Trump sets a bad example by ditching face mask

President Trump is facing growing pressure to wear a protective mask in order to set an example for Americans. In the US, cases are increasing exponentially. Despite Republican pressure, Trump refuses to don a mask.

Trump face mask

President Donald Trump faced mounting bipartisan pressure Sunday to set an example by wearing a face mask, as his health secretary warned the “window is closing” to gain control of an explosion of infections in conservative-led US states.

Coronavirus cases increasing in the US

New coronavirus cases have been surging in more than half of US states, reaching record new highs after months of mitigation efforts applied unevenly across the country and sometimes contradictory messaging from the government.

Hardest hit have been southern and western states that pushed for early economic reopenings.

But the latest upsurge, pushing the nation’s total of declared cases over 2.5 million and its death toll past 125,000, has prompted a growing chorus of calls for much tougher rules and enforcement.

Read more: Coronavirus restrictions reimposed in US states

“This is a very, very serious situation and the window is closing for us to take action and get this under control,” Health and Human Services Secretary Alex Azar said on CNN.

Trump should wear a face mask to set an example 

Azar was asked why Trump has refused to set an example by wearing a protective mask in public — even when standing next to mask-wearing health advisors — and reiterated the White House explanation that the president is tested daily and is “in a unique position” as a world leader.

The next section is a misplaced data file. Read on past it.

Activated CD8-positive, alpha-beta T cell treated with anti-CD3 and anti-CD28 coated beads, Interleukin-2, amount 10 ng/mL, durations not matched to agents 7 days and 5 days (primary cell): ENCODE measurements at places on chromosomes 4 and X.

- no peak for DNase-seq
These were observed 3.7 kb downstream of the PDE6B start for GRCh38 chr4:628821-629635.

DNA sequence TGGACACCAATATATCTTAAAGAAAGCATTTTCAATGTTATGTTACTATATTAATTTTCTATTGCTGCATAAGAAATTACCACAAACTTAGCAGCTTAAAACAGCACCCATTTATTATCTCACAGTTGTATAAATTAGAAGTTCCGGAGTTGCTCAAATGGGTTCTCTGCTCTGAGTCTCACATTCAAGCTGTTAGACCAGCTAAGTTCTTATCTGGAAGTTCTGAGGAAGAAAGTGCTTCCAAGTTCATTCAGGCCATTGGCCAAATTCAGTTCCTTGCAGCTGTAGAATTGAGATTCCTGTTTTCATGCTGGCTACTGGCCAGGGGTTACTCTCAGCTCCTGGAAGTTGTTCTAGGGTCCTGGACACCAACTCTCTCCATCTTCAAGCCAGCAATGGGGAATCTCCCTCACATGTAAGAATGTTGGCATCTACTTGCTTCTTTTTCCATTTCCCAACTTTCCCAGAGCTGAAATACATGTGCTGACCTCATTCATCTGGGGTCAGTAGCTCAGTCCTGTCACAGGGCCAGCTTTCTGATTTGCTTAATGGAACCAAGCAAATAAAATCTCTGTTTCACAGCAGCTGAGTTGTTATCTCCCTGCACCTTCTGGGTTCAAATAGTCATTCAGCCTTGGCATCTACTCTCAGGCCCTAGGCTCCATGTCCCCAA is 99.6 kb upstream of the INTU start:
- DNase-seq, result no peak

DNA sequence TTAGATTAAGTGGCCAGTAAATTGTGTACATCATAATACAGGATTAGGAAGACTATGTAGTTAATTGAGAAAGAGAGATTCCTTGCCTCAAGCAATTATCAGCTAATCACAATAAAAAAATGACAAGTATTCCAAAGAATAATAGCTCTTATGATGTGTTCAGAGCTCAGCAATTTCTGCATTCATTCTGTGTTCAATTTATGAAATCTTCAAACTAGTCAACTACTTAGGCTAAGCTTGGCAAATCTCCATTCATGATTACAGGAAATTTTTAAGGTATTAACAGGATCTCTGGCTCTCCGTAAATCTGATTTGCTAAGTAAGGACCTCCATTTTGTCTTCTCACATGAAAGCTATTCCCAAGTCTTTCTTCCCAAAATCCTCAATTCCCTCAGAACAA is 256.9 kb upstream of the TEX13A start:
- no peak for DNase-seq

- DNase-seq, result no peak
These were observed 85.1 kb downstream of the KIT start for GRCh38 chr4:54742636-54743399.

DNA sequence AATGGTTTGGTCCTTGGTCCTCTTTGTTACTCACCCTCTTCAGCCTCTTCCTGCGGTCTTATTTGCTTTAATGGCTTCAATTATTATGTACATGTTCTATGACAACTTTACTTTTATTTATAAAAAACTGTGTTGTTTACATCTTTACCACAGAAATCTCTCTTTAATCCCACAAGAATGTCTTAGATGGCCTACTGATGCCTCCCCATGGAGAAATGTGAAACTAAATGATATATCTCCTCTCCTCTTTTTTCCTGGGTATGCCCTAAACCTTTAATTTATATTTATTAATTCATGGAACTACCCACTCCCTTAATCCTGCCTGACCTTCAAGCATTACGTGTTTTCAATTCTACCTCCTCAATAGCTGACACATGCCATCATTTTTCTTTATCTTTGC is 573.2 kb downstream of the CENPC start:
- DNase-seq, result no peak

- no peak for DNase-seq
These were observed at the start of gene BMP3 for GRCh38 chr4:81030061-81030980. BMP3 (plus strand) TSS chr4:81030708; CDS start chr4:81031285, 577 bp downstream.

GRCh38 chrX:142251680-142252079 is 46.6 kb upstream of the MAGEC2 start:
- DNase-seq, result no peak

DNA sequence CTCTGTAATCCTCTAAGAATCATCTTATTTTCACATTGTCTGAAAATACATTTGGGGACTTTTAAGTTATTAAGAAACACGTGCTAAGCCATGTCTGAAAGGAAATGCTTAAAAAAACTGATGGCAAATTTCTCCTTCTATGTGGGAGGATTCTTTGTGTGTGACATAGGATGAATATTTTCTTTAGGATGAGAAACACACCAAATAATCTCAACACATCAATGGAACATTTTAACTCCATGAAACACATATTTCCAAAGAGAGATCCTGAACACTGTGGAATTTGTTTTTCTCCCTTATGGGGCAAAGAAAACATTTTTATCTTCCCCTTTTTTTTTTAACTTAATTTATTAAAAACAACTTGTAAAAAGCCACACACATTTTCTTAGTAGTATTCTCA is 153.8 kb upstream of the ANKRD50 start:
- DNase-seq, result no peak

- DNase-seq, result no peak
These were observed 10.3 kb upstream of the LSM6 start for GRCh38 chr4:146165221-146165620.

But many Republicans who are normally reluctant to criticise the president have been calling more insistently for mask use, with some urging a clearer example from the nation’s leader.

“If wearing masks is important, and all the health experts tell us that it is… it would help if from time to time the president would wear one to help us get rid of this political debate that says if you’re for Trump, you don’t wear a mask, if you’re against Trump, you do,” Republican Senator Lamar Alexander said Sunday on CNN.

In some areas, mask-wearing has taken on a political edge rather than being seen as a straightforward health choice.

Among Republicans calling strongly for mask-wearing are Senator Marco Rubio of Florida — which has set daily records of new COVID-19 cases; Senate leader Mitch McConnell of Kentucky; and Governor Greg Abbott of Texas, another state that has seen a major uptick in cases after moving aggressively to reopen its economy.

Read more: Coronavirus surge in US reaching ‘critical’ levels

In Phoenix, Governor Doug Ducey wore a mask on Thursday when he warned fellow Arizonans that “we are getting hit hard right now.” The best defense against COVID-19, he told local media, is to wear protective masks.

Other influential political leaders wearing masks  

Liz Cheney, a member of the House leadership, has tweeted a picture of her father, the former US vice president, wearing a mask under the words: “Dick Cheney says WEAR A MASK #realmenwearmasks”.

Vice President Mike Pence has sometimes worn masks in public but stopped short of advocating mask-wearing when he chaired the first briefing in two months of the White House coronavirus task force on Friday.

Pence travelled Sunday to Texas for a briefing with Governor Abbott on the pandemic response, but has cancelled upcoming events in Arizona and Florida “out of an abundance of caution.”

Asked why the administration hasn’t pushed harder for masks, Pence told CBS on Sunday that “we believe that every state has a unique situation” and that “we want to defer to governors” to decide on rules for their own states.

Some Democrats want Trump not only to set an example but to mandate mask-wearing nationwide — including Trump’s White House rival Joe Biden who says he would seek to make masks compulsory in public spaces.

Read more: Trump suffocated by coronavirus but Biden breathes easy

Asked on ABC if she would support such a move, House Speaker Nancy Pelosi called it “definitely long overdue”.

“We have the worst record of any country in the world. And the president says we’re making progress.”

She added, “The president should be an example. Real men wear masks. Be an example to the country and wear the mask.”

AFP with additional input by GVS News Desk

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